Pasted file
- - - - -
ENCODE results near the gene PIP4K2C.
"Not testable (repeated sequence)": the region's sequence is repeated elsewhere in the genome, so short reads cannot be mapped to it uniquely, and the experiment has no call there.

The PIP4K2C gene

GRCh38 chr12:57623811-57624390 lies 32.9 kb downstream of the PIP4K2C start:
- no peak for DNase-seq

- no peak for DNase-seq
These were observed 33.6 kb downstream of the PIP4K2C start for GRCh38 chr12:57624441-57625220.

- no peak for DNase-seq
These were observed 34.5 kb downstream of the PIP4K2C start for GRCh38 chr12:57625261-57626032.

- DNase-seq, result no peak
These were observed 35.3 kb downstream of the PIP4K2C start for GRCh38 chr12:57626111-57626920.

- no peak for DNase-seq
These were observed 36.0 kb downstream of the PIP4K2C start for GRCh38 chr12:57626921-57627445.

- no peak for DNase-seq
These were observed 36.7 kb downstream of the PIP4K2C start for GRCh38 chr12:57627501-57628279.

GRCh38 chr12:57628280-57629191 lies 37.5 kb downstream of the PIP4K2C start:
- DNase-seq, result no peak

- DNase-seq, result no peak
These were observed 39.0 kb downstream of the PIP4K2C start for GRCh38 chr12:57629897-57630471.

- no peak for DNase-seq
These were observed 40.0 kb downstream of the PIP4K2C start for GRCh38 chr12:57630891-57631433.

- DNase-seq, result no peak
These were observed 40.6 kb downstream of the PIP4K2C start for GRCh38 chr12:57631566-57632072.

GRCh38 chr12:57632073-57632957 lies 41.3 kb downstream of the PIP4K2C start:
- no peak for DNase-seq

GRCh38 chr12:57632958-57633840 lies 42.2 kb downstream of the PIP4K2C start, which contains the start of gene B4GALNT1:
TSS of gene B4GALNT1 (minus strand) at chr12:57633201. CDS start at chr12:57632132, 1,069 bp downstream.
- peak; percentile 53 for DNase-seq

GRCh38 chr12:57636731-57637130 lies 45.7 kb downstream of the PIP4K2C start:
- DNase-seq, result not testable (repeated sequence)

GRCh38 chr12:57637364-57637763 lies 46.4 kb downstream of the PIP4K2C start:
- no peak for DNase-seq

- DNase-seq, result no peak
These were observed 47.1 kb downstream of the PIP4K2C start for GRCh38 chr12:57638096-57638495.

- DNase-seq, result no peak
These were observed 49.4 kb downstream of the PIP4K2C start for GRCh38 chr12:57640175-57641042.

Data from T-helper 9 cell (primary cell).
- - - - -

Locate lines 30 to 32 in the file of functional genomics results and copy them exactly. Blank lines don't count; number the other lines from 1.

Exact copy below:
- DNase-seq, result not testable (repeated sequence)

GRCh38 chr12:57637364-57637763 lies 46.4 kb downstream of the PIP4K2C start:
- no peak for DNase-seq